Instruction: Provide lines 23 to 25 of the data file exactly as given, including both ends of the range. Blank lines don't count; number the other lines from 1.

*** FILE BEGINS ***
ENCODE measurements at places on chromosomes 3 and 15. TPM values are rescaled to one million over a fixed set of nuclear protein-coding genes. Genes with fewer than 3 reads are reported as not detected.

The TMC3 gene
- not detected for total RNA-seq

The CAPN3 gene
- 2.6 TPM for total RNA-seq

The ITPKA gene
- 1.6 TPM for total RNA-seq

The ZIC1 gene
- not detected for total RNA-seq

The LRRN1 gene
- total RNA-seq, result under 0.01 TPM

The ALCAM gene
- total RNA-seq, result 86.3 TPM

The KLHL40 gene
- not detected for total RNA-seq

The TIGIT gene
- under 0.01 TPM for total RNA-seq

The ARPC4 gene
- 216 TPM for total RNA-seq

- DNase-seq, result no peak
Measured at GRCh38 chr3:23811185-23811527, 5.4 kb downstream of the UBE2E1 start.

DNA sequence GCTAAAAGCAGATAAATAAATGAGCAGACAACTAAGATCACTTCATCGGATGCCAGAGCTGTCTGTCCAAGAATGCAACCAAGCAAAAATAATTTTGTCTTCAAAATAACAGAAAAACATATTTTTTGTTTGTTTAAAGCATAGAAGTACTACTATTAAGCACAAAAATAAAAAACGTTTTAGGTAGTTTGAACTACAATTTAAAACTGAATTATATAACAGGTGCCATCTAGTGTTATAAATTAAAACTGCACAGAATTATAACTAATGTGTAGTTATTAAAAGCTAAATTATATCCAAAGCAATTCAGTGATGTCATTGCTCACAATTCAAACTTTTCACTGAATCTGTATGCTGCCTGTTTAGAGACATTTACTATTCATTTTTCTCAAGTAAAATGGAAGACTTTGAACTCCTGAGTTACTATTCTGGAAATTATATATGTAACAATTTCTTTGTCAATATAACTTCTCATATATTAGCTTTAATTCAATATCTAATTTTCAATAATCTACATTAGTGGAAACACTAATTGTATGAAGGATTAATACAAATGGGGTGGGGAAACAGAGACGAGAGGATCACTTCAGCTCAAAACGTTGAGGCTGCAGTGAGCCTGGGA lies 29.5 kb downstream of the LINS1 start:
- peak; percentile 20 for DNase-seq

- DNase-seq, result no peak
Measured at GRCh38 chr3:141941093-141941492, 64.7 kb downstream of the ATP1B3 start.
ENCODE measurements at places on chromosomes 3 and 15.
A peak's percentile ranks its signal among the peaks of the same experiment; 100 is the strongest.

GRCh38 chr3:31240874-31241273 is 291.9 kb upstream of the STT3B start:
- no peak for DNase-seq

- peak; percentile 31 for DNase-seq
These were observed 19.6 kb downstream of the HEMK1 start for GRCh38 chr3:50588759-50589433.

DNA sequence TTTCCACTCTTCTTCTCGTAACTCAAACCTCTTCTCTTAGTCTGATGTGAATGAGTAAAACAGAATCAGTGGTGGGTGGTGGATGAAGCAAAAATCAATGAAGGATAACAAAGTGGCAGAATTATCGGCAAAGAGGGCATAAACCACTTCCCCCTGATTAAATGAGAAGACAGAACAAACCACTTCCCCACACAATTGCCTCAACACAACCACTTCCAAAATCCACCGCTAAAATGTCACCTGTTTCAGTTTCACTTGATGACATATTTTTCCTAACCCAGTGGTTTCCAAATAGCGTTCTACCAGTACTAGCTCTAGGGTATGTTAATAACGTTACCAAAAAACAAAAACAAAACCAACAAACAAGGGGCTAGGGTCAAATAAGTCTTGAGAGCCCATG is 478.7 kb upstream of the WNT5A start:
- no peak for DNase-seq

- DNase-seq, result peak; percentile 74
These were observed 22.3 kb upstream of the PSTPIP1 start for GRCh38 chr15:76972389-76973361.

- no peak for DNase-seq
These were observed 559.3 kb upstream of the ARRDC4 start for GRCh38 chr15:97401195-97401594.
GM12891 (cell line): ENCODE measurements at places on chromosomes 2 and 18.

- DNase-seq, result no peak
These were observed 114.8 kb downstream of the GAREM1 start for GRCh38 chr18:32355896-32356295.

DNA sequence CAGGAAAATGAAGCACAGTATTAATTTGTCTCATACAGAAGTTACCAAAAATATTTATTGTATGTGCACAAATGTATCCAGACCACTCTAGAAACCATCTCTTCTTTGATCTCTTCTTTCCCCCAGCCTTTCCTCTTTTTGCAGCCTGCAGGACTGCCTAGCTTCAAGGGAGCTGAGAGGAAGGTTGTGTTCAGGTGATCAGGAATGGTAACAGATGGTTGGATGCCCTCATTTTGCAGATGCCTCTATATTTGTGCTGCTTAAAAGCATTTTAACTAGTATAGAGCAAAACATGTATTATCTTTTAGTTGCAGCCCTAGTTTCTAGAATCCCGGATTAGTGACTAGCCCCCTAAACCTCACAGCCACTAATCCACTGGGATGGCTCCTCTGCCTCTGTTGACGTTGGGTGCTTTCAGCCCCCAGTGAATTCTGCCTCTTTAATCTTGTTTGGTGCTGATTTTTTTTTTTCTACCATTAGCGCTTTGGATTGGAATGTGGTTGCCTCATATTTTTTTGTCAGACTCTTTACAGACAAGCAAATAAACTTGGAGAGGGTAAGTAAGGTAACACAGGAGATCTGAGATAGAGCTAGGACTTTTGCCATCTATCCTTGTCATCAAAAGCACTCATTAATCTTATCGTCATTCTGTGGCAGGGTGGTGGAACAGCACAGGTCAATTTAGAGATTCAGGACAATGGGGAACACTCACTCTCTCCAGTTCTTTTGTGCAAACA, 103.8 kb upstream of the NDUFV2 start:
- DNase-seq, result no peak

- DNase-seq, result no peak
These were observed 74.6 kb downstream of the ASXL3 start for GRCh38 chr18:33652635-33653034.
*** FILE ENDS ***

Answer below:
- peak; percentile 20 for DNase-seq

- DNase-seq, result no peak
Measured at GRCh38 chr3:141941093-141941492, 64.7 kb downstream of the ATP1B3 start.